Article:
In all, 30 g of chilli was decided upon after two palatability test sessions, where 10 members of staff (everyday users as well as occasional users) ingested different products and amounts of chilli with bread. In all, 30 g of MasterFood ‘Freshly Chopped Chilli’ was widely accepted. The composition of this product was 55% cayenne chilli (Capsicum annum species), water, sugar, salt, acetic acid and xanthan. The nutrient composition per 100 g of chilli was: energy 354 kJ; protein 1.7 g; fat 1.2 g; total carbohydrate 20.7 g; sugar 14.7 g and sodium 1127 mg. The manufacturer (Masterfoods, Australia) reported that cayenne pepper contains 2000 ppm of capsaicin (email communication dated 11th February 2003). Using this information the capsaicin content of the product used in the present study was approximately 33 mg/30 g of chilli blend (55% chilli). This is comparable to the amount of capsaicin (30 mg) used in earlier studies that investigated the effects of meals containing chilli on energy metabolism in lean young individuals (Yoshioka et al., 1995; Lim et al., 1997; Yoshioka et al., 1998).

To compare the nutrient intake on the two dietary periods, participants completed a 4-day (two weekdays and two weekend days) weighed food record during the last week of each dietary period, which was analysed with Foodworks software (version 3.02, Xyris, Brisbane, Australia). The nutrient composition provided on the jar of chilli was added to the Foodworks database and the results from the two dietary periods were used to compare macro nutrients, fibre and alcohol intake on the two intervention diets, as well as to check dietary compliance.

Protocol on days of testing

Subjects were asked to fast overnight for 10–12 h and refrain from alcohol, fried food and any vigorous exercise for at least 24 h before the test day/time. Upon arrival at the University clinical area, anthropometric measurements were made and blood samples taken in at the fasting state at rest. Participants then remained seated, in an easy chair (semi-reclining position), to rest for 10–15 min after which time blood pressure and pulse wave analysis (PWA) measurements were taken for analysis of vascular function (including heart rate (HR), AIx and SEVR), followed by measurement of BMR. All the above measurements were taken in the fasting state.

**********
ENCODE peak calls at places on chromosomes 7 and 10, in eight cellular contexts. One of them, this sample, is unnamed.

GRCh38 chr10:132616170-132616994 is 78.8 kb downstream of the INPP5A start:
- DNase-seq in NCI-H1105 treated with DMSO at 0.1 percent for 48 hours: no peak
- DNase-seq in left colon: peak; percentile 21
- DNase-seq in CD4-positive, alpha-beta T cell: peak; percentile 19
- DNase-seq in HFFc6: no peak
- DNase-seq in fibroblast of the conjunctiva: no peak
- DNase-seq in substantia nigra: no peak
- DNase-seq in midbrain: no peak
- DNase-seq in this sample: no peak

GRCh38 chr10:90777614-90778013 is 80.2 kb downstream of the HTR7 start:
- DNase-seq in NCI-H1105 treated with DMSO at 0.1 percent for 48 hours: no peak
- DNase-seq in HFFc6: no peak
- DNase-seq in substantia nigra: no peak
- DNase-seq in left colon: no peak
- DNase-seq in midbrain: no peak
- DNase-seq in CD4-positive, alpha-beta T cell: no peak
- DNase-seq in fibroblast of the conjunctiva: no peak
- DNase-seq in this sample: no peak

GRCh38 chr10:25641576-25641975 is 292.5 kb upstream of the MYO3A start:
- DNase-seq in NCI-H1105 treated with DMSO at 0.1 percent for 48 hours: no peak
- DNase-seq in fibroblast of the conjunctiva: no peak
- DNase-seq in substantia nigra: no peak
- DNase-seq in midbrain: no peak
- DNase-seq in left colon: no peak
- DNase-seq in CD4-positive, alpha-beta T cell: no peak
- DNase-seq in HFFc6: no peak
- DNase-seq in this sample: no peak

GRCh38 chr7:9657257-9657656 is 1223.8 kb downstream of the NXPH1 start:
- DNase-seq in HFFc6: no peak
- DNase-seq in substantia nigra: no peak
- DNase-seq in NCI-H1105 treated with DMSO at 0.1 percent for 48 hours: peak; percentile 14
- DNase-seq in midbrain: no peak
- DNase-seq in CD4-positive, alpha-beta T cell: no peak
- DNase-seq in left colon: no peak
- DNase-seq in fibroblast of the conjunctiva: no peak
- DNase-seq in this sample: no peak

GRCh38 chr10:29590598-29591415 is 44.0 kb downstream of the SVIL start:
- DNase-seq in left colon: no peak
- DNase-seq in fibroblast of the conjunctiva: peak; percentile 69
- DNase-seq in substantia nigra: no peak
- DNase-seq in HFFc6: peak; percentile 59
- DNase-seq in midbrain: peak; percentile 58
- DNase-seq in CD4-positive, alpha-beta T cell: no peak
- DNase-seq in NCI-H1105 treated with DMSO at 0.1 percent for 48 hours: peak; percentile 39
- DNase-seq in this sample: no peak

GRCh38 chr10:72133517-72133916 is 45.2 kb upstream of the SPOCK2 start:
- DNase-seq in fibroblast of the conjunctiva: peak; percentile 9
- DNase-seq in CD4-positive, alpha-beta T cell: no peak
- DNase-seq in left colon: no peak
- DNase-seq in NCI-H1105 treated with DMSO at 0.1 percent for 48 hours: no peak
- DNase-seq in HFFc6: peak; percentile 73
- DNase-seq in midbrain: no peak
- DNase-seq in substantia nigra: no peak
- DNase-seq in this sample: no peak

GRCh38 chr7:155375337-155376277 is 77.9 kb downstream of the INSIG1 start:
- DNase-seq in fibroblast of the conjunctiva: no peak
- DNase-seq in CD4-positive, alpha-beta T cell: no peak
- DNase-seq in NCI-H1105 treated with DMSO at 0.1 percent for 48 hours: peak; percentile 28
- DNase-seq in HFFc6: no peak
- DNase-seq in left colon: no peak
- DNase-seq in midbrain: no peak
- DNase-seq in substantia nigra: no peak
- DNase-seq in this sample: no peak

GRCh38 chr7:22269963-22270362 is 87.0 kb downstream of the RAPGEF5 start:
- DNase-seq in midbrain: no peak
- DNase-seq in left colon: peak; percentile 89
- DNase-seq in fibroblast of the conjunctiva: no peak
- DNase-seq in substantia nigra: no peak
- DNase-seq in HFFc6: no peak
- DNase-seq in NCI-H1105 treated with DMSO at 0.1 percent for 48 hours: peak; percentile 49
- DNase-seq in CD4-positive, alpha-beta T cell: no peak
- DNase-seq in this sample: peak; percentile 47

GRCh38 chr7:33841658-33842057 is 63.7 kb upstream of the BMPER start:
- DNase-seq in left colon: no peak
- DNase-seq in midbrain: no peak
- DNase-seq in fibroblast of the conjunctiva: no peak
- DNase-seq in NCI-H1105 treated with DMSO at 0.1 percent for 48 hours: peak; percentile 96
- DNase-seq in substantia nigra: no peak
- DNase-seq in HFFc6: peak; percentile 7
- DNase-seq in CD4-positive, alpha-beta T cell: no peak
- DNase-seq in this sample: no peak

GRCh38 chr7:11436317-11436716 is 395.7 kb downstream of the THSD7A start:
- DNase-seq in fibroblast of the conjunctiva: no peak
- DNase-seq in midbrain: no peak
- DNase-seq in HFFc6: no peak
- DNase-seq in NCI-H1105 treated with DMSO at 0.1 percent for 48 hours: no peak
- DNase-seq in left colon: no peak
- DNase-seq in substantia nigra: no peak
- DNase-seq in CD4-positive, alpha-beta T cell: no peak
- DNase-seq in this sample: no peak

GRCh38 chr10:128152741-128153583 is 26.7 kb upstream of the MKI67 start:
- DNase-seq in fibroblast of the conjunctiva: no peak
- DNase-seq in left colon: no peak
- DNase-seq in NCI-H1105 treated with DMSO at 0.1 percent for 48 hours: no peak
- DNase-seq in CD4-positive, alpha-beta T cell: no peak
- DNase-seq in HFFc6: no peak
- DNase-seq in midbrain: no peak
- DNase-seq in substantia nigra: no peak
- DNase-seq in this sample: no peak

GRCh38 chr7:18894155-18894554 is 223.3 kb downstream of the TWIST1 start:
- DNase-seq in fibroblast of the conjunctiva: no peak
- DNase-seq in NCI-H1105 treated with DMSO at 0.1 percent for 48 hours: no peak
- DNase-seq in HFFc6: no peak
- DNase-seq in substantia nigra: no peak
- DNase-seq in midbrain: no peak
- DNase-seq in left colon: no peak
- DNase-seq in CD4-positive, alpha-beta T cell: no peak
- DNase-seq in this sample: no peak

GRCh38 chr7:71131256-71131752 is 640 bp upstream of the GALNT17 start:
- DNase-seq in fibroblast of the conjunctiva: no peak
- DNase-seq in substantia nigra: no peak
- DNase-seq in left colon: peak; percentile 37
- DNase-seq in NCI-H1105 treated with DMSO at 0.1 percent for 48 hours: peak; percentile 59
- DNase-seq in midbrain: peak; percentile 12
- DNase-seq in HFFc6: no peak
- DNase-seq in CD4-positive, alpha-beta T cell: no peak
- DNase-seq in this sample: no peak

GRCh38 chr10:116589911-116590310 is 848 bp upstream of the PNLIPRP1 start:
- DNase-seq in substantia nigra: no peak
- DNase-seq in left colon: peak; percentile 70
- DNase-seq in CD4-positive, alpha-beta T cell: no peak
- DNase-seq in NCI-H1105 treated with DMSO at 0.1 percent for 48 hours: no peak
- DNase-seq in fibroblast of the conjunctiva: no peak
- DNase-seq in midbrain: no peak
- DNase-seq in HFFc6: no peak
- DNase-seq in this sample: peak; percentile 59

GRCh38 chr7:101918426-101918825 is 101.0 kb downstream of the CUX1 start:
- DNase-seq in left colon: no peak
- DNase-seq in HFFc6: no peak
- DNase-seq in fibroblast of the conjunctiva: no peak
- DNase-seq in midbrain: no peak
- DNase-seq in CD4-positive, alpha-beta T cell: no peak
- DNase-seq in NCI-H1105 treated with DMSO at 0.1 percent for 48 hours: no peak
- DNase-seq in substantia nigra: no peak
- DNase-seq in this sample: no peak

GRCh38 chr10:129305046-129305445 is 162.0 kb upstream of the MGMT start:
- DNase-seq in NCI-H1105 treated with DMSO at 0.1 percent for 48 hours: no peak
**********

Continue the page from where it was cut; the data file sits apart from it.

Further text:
Anthropometric measurements

Body weight was measured using electronic scales, with subjects in light clothing. Height was measured using a stadiometer. Body composition – fat mass, lean mass and body water was measured using a bioelectrical impedance analysis system with a four electrode body fat analyzer (BF-900, Maltron International Ltd, Essex, UK).

Blood variables

Blood samples were collected in an anticoagulant-free tube (for serum lipids, insulin, C-peptide) and a fluoride-oxalate anticoagulant tube (for plasma glucose). The anticoagulant-free tube was allowed to clot in the dark at room temperature and the fluoride-oxalate tube was immediately put on ice. Both the tubes were centrifuged at 1335 g for 20 min at 4°C. Serum and plasma were separated, aliquotted and frozen at −80°C until further analysis. All biochemical analyses of samples from individual participants were performed in the same run, to eliminate inter-assay variability.

Serum lipids, lipoproteins and plasma glucose were analysed, using DataPro clinical analyzer (Thermo Electron Corporation, Melbourne, Australia). Serum total cholesterol, high-density lipoprotein (HDL) and triglycerides (TG) were measured using enzymatic reagents (ThermoTrace, Australia). Low-density lipoprotein (LDL) was calculated using Friedewald equation (Friedewald et al., 1972). Serum insulin and C-peptide were measured by radio-immunoassay, using commercially available kits (Diagnostic Systems Laboratories, Sydney, Australia). The intra-assay coefficient of variance for serum lipids, lipoproteins and plasma glucose was <2% and for serum insulin and C-peptide was <6%.